As Biden revives plans to put Harriet Tubman on $20 bill — why the note has special relevance for the famed abolitionist

As Biden revives plans to put Harriet Tubman on $20 bill — why the note has special relevance for the famed abolitionist

Harriet Tubman, the famed Civil War-era abolitionist who led hundreds to freedom along the Underground Railroad, could be pictured on the $20, now that President Joe Biden is reviving a plan to give a make-over to the broadly-used bill.

Andrew Jackson — the country’s controversial seventh president who was wary of banks — has been on the $20 bill since 1928.

Considering those Tubman would join on the U.S. currency, that’s quite an honor. But there may be another reason why Tubman would get a kick out of being on the $20 bill.

History suggests the $20 had a special place for Tubman.

In addition to Tubman’s work freeing slaves and fighting against slavery, Tubman also helped the Union Army during the Civil War. Tubman was a scout, spy, nurse and laundry worker, according to Encyclopedia Britannica.

By 1899, lawmakers agreed to set her monthly military pension at $20.

The Bureau of Labor Statistics’ inflation calculator only goes back to 1913, but a $20 payment at that time equals a $531.58 payment as of December 2020.

It’s also a nice note to grace, considering how heavily the $20 bill is used.

Since 2009, the $20 bill has been the third-most prevalent piece of paper money, behind the $1 dollar bill and the $100, according to Federal Reserve data on currency in circulation by volume.  By the end of 2019, there were 9.5 billion $20 notes floating across markets worldwide, behind the 12.7 billion $1 bills and the 14.2 billion $100 bills.

Each year, the Federal Reserve’s Board of Governors determines the amount of bills it wants the Treasury Department’s Bureau of Engraving and Printing to generate. (The Treasury Department sets the rules on a bill’s physical appearance.)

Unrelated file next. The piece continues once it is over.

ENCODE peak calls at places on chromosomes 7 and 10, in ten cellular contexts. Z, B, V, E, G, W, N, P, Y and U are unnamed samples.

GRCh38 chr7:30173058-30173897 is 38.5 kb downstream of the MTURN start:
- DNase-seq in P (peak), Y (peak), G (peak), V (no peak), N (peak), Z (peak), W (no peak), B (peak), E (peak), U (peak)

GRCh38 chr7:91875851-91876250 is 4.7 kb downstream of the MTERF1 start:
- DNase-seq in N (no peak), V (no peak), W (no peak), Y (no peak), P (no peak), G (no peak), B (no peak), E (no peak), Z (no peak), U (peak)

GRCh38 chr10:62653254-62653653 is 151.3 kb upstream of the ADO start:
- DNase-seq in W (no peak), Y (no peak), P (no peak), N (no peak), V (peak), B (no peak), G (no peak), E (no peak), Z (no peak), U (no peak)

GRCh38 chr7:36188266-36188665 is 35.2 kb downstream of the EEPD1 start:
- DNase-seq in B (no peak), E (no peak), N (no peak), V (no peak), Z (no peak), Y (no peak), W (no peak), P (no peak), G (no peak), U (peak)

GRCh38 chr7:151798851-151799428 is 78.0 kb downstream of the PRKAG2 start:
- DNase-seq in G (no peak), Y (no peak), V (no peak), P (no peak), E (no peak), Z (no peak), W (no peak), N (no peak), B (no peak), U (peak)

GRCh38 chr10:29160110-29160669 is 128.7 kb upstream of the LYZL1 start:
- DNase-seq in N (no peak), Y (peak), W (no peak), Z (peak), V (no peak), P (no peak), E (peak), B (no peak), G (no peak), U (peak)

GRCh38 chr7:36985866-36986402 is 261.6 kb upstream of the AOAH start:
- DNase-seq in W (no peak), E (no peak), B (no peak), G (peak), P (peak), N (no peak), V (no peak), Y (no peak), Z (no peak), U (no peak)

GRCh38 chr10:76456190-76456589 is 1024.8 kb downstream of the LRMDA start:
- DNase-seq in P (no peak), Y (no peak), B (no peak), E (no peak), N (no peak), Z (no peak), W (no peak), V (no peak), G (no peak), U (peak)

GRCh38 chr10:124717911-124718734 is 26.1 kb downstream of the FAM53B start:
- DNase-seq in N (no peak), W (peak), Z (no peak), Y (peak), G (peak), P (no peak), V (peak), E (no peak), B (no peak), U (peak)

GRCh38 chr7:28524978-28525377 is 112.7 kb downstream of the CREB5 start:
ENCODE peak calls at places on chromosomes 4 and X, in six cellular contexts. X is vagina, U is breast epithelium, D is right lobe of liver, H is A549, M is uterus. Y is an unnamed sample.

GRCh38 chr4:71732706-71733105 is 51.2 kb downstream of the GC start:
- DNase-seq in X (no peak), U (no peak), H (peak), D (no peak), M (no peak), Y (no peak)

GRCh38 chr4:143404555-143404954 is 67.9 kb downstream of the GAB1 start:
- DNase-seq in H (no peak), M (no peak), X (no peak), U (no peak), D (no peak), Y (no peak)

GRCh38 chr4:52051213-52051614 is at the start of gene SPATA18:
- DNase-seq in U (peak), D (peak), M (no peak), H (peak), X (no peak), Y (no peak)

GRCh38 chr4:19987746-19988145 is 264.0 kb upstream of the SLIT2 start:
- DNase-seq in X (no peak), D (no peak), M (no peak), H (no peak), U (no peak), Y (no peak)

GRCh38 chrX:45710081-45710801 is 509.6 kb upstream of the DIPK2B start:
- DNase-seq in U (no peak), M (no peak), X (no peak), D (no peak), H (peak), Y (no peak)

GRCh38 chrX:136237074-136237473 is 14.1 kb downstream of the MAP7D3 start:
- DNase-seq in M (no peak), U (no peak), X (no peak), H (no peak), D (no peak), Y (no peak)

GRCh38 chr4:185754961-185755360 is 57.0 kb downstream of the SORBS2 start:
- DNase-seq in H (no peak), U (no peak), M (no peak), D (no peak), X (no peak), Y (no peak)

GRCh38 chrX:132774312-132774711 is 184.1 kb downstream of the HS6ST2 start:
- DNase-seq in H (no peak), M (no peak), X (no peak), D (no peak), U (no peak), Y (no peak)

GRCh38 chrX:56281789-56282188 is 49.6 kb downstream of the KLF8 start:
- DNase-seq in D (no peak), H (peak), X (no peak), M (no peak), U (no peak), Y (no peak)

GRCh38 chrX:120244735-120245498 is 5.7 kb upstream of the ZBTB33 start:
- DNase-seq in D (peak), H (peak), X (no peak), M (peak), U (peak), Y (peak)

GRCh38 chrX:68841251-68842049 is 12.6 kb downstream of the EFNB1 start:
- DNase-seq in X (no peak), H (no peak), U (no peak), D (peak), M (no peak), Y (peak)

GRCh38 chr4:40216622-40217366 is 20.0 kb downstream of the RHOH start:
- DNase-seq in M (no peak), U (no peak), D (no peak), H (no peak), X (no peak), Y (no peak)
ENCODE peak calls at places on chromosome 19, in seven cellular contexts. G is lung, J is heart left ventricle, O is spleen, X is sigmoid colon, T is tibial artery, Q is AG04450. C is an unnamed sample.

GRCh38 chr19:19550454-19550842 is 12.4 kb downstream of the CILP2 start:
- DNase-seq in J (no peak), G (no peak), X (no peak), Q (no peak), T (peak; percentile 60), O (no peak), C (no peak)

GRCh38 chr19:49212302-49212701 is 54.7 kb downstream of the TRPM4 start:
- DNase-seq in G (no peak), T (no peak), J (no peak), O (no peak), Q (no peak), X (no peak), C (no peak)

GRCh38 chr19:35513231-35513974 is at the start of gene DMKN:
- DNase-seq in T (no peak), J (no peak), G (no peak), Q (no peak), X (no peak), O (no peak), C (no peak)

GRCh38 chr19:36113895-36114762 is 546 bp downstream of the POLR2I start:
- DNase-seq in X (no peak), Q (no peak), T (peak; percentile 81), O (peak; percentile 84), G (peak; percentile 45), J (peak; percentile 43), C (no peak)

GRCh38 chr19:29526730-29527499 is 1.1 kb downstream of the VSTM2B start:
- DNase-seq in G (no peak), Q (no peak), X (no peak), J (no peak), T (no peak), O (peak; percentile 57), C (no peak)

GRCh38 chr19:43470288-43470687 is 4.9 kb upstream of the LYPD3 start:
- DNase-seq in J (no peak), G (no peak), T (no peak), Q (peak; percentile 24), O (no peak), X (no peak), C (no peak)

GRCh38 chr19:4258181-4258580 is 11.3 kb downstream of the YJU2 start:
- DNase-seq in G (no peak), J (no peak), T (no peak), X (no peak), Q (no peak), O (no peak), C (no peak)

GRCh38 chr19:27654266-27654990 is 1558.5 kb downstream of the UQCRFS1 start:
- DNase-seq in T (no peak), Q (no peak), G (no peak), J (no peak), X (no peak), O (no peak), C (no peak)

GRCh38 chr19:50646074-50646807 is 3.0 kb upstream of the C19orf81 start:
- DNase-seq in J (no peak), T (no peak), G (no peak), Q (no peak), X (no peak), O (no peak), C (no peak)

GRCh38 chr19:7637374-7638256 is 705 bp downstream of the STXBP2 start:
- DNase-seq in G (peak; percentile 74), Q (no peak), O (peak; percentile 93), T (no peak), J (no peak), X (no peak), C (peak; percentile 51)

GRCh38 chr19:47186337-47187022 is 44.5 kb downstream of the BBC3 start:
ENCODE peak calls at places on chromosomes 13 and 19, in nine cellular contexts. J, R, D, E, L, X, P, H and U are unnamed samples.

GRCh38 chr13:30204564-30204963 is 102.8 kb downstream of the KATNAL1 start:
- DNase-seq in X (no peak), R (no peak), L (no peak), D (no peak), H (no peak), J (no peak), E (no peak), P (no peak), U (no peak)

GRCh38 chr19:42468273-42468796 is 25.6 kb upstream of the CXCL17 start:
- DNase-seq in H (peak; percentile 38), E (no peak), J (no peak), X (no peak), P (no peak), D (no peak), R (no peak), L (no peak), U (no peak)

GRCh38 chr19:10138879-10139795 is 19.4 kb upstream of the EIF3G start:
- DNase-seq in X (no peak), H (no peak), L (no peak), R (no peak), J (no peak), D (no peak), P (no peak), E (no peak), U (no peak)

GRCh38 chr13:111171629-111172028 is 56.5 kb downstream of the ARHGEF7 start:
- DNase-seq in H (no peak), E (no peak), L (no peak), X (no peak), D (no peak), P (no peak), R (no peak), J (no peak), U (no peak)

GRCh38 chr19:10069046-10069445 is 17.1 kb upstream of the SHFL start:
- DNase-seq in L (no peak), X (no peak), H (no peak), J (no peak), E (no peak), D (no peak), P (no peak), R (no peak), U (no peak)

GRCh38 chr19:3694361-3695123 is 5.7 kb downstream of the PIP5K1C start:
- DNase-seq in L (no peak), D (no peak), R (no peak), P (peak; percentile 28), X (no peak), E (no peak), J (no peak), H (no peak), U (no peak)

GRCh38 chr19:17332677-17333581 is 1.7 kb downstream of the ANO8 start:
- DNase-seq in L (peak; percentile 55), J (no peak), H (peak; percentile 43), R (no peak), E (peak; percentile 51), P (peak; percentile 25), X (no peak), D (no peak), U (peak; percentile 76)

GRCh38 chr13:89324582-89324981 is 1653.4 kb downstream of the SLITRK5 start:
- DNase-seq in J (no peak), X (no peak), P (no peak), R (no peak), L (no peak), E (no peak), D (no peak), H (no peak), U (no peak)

When making its print orders, the Fed estimates how much
demand there will be, how many worn-out bills need to be replaced and the
amount of assets to back the notes.

The Fed ordered 1.24 billion $20 notes, second behind its order for 1.57 billion $1 bills in fiscal year 2020 . In its fiscal year 2021 print order, the Fed is calling for up to 3.96 billion $20 notes, making it the most printed money note this year. Coming in second, the order calls for up to 1 billion $1 notes.

Print orders account for replacements, so the bills being printed aren’t necessarily all coming in addition to what’s already in circulation. A $20 bill usually lasts 7.8 years before it is regarded as unfit for use, according to Fed data. The $5 bill has the shortest span of 4.7 years.

While the government reevaluates the $20’s appearance, consumers are reevaluating their use of cash. Even before the pandemic, more people were using less cash for transactions. In 2018, 29% of people surveyed by Pew Research Center went through a week without using cash, up from 24% in 2015.

But “contactless payments,” via a card, online orders or an app, have come to the fore as the COVID-19 cases mount. Almost 60% of participants in one survey of approximately 2,000 people over the summer said they’d stop using cash after the pandemic, though respondents were evenly split on whether they were using more or less cash now.

Spending habits aside, symbols matter, according to the
Biden administration.

On Monday, White House Press Secretary Jen Psaki told reporters the Treasury Department was “taking steps” to restart efforts to put Tubman on the bill, an idea initially floated during the Obama administration.

“It’s important that our notes — our money, if people don’t know what a note is —  reflect the history and diversity of our country, and Harriet Tubman’s image gracing the new 20-dollar note would certainly reflect that.”

Psaki said the Treasury Department would have to comment on the plan’s specifics. The Treasury Department didn’t immediately respond to a MarketWatch request for comment.

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